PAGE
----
Tuesday, November 20, 2007

Hesitation and Commitment

'I must not fear. Fear is the mind-killer. Fear is the little death that brings total obliteration. I will face my fear. I will permit it to pass over me and through me. And when it has gone past I will turn the inner eye to see its path. Where the fear has gone there will be nothing. Only I will remain.'

- Bene Gesserit "Litany Against Fear" from Dune by Frank Herbert

A climber’s mental attitude has everything to do with how he or she is going to perform on a climb. While hesitation and commitment can be lumped in with motivation I want to explore these mental elements as they effect the moment. The thoughts that are rushing through your head as you climb above your last piece or try to top out a boulder problem are very insightful. How can a climber improve their mental game so that the negative self talk can be reduced or eliminated?

When climbing a route or problem I think that climbers exert varied amounts effort throughout the duration. While the amount of physical exertion may be easy to gage the amount of mental effort can be harder to comprehend. Some times on a climb it can be very important to keep the right mindset even when the difficulty eases. A climb may be runout, have serious fall potential or a bad landing where hesitation could cause an unsafe fall. Keeping focus all the way to the top will help to insure success.

Comprehension about the gravity of a situation can have large consequences on the ability for a person to perform the needed actions. Many times a climber can deal with runouts and dangerous situations because they are not fully aware of the potential consequences. A climber can be unnerved when their belayer warns of ground fall danger or other possible problems that the climber thought they had under control. This mental insecurity can easily translate into a bigger problem if the climber starts over gripping or making bad decisions.

There are different mindsets that I think can be very helpful when climbing in order to be more successful. Pressure to send a route can be problematic when it causes a climber to be tentative or worrisome. Being able to be in the moment and distance ones self from expectation and pressure can be quite helpful. Many climbers do not recall the details from hard sends because they were fully engaged in the moment.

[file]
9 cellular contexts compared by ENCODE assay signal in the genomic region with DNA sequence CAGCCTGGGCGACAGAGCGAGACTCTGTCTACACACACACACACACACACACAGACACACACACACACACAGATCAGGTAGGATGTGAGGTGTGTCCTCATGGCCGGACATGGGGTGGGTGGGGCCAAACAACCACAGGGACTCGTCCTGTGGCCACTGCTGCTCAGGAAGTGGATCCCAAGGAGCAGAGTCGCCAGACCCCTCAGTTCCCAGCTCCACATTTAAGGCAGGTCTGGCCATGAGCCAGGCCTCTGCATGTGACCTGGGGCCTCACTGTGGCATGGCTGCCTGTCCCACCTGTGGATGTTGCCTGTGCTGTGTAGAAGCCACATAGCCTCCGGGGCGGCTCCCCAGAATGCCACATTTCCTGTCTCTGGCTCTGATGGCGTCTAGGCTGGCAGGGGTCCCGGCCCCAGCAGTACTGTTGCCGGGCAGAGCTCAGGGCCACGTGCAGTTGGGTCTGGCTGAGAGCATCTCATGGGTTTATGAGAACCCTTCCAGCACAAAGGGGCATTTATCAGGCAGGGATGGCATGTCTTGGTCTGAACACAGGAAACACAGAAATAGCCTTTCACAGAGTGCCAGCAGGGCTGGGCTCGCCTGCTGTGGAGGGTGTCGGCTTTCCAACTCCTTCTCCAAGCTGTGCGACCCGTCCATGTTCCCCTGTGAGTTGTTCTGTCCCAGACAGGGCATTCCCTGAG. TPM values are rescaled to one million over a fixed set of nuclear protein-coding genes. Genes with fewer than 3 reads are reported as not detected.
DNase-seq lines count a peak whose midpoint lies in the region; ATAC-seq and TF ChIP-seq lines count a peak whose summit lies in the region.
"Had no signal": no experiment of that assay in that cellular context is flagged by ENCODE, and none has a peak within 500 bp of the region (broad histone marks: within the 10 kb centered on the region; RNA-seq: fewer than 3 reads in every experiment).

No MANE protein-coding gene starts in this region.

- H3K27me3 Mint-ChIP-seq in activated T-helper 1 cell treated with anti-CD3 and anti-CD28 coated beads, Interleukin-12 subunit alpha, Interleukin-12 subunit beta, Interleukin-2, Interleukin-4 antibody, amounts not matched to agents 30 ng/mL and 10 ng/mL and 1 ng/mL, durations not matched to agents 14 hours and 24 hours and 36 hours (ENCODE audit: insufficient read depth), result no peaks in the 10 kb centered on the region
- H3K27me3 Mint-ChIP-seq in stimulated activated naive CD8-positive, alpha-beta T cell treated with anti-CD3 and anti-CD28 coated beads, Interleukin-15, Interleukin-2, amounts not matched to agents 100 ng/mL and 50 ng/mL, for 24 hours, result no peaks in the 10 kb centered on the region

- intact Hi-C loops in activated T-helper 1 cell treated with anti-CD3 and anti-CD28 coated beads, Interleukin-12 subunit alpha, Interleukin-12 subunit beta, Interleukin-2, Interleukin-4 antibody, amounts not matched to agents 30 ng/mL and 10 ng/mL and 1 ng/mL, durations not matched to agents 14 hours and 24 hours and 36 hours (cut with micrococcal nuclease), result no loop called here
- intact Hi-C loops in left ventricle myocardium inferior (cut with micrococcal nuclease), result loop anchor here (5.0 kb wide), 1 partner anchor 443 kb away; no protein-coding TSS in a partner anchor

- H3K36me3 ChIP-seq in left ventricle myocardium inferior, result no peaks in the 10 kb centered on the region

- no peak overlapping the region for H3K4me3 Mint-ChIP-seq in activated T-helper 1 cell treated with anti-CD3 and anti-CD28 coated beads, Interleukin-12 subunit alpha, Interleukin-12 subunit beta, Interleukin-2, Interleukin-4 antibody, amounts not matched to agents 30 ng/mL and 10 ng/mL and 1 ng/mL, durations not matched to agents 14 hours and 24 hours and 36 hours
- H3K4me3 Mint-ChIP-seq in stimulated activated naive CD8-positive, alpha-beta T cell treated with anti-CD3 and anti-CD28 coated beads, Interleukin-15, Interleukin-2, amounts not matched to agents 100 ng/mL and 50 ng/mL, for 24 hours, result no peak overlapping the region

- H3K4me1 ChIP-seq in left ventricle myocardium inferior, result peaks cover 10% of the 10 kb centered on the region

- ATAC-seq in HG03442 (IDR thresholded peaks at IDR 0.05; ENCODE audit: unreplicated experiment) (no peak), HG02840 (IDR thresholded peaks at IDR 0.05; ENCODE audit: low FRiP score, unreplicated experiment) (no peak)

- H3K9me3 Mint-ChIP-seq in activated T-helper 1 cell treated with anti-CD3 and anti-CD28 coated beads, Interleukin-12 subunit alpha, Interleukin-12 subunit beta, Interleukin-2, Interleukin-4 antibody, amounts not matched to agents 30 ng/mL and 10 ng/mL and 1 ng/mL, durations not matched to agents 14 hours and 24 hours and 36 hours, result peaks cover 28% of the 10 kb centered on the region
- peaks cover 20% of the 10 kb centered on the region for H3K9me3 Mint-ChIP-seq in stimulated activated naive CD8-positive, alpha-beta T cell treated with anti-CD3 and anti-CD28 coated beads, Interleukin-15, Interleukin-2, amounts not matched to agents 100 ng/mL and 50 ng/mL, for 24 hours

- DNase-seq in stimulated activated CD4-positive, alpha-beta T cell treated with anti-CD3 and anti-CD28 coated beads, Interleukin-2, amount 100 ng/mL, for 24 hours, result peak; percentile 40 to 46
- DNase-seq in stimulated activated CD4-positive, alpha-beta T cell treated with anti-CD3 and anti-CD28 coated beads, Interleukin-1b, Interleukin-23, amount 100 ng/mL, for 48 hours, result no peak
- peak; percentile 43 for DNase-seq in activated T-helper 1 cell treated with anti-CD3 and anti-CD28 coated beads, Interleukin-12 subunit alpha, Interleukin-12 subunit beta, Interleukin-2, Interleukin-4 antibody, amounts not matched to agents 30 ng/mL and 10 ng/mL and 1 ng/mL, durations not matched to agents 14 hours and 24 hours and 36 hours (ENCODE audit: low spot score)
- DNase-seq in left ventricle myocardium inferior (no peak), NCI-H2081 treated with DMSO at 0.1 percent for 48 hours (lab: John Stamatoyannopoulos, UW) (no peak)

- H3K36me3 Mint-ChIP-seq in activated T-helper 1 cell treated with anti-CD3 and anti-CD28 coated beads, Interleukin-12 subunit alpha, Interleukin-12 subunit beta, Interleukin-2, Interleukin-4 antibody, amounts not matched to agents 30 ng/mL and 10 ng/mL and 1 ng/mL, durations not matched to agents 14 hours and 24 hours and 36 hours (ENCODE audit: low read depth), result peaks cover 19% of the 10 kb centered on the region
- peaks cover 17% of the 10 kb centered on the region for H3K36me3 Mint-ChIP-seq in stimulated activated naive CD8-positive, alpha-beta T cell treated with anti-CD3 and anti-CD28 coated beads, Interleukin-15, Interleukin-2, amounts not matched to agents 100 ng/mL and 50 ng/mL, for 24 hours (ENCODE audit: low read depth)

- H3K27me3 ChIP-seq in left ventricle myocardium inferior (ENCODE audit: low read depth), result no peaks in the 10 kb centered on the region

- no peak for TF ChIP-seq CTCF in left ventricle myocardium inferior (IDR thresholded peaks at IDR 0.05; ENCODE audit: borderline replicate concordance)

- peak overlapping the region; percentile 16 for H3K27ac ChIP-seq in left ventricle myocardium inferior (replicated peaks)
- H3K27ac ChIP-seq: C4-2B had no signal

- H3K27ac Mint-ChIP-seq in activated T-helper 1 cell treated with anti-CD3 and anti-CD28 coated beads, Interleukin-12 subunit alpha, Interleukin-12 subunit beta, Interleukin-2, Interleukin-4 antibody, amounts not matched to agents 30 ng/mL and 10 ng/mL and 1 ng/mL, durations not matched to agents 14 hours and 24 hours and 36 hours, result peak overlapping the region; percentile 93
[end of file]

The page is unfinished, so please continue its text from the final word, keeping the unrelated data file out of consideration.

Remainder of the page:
Being in the zone does not solve everything; being able to have control over your emotions can be as powerful if not more so than the zone. A problem with climbing in the zone can come when you snap out of it when the climbing becomes more difficult than expected and you are not properly prepared. Willingness to commit to difficult movement can be necessary and mental toughness is necessary. A mind set that allows commitment without taking difficulty for granted is very powerful.

Expectations of a route can have varied effects on a climber. Some climbers are easily intimidated by cruxy routes while others fail to maintain mental energy through sustained climbs. Knowing where a crux is on a route should give the climber an advantage because it allows them to mentally prepare for the complex or difficult sequence. A climber can make sure that they are rested and willing to give 100% to the next section of rock. We as climbers must strive to conquer our fears and hesitation and give a genuine effort.

As the act of climbing becomes more challenging I find my self more engaged in the movement. Clipping bolts and placing gear become integrated into the climbing motion and I am not overly worried about fall potential. Many times when I fail to assume the right mind set or am worried about falling I will dwell on the gear or bolts. The action of clipping a bolt does not help a climber recover lost energy but it often helps bolster a climber’s confidence. Many times I will feel much better after placing a cam even though the difficult of the climbing has not eased.

Looking at how climbing changes our mental state will ultimate lead to both a better understanding of ourselves and a break through in our climbing. Climbing highballs out at bishop this past weekend really made me think about how mental climbing really is. I would be perfectly able to do all of the moves on a climb but my body would not allow me to continue when I would climb far off the ground. Conquering this fear would open a new realm of climbing and it will be interesting to see how I can deal with fear in the future.

- Luke

1 comment:

DSD said...

Well said...
I love the Dune quote too...